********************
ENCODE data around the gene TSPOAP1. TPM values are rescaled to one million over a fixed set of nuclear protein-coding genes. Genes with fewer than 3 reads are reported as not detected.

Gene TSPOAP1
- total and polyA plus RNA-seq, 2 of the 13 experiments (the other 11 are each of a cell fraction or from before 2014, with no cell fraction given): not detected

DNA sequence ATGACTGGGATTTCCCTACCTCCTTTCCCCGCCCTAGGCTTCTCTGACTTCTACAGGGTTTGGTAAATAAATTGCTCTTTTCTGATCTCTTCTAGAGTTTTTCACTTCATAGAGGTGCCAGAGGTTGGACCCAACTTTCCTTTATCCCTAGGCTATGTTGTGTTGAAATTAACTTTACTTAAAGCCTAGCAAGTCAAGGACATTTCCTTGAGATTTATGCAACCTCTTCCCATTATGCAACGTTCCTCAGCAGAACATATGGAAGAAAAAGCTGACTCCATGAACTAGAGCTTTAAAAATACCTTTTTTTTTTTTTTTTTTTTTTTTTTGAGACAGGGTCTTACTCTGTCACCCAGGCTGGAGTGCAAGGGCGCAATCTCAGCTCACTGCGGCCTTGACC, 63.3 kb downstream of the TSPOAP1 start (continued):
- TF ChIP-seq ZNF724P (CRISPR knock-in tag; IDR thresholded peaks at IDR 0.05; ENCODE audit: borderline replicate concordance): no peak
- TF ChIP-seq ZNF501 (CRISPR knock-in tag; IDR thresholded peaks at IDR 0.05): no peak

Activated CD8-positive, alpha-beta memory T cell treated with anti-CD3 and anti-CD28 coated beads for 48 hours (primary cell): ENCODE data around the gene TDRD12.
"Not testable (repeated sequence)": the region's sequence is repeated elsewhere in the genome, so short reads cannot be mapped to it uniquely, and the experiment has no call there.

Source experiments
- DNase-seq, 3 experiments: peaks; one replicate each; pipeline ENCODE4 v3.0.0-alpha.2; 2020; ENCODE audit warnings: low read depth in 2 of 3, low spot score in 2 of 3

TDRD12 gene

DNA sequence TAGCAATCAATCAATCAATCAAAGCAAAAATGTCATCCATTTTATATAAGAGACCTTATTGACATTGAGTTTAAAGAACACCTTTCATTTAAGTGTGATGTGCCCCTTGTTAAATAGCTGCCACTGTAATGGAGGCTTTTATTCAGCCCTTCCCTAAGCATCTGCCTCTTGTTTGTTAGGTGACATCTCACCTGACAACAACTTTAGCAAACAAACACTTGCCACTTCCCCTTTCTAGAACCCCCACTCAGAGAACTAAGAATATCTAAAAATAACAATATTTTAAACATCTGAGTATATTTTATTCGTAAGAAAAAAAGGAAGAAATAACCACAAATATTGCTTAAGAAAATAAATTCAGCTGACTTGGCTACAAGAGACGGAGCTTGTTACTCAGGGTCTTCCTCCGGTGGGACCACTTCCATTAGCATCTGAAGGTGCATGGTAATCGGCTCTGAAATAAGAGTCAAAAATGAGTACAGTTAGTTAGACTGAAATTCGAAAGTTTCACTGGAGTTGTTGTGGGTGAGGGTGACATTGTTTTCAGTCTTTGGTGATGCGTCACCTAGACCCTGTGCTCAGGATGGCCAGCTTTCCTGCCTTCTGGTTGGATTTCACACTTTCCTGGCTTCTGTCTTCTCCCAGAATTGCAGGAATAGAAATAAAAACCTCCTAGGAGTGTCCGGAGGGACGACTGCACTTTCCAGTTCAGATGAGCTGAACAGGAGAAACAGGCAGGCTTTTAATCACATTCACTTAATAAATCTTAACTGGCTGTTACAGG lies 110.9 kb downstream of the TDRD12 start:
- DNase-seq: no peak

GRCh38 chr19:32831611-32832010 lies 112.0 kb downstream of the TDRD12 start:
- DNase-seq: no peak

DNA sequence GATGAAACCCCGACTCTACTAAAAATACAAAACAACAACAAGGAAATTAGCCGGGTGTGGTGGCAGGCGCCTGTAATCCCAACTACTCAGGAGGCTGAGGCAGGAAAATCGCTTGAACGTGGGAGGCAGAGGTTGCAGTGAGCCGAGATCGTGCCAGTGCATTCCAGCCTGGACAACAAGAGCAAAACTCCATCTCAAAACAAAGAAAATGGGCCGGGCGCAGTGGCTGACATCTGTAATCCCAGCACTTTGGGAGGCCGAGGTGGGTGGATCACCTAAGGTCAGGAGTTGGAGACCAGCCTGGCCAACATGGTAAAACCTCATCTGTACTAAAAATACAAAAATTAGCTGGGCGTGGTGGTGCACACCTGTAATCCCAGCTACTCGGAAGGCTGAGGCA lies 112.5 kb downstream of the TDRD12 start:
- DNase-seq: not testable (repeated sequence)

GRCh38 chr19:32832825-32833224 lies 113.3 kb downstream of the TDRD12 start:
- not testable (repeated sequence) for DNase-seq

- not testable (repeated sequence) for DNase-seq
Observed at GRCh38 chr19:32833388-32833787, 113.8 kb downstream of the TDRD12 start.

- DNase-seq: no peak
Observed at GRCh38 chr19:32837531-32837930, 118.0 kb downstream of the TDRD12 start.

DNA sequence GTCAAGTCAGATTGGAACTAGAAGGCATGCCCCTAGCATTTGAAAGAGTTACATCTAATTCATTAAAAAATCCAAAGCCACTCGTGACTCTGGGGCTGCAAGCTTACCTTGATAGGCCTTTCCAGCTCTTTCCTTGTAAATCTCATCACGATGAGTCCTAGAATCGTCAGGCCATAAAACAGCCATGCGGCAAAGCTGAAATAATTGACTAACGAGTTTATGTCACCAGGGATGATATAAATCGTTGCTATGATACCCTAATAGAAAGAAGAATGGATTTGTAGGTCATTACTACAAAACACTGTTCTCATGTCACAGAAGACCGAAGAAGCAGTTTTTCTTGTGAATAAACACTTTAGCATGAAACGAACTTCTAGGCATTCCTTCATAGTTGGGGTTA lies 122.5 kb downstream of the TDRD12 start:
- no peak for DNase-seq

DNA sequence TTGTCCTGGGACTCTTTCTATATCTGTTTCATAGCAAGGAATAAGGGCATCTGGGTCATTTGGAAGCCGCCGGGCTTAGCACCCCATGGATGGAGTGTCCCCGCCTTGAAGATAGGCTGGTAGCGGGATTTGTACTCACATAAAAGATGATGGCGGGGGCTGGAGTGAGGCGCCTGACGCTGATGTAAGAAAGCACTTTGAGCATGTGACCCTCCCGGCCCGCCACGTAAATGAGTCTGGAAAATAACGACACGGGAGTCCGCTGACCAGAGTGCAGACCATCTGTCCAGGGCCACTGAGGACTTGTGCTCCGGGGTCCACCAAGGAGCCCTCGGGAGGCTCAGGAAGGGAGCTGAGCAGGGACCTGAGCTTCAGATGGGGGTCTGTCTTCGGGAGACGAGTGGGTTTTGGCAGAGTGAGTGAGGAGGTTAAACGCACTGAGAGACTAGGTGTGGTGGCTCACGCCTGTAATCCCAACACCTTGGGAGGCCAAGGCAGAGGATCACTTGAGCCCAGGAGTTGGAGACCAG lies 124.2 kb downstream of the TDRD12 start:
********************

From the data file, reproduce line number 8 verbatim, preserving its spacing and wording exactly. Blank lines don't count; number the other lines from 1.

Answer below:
"Not testable (repeated sequence)": the region's sequence is repeated elsewhere in the genome, so short reads cannot be mapped to it uniquely, and the experiment has no call there.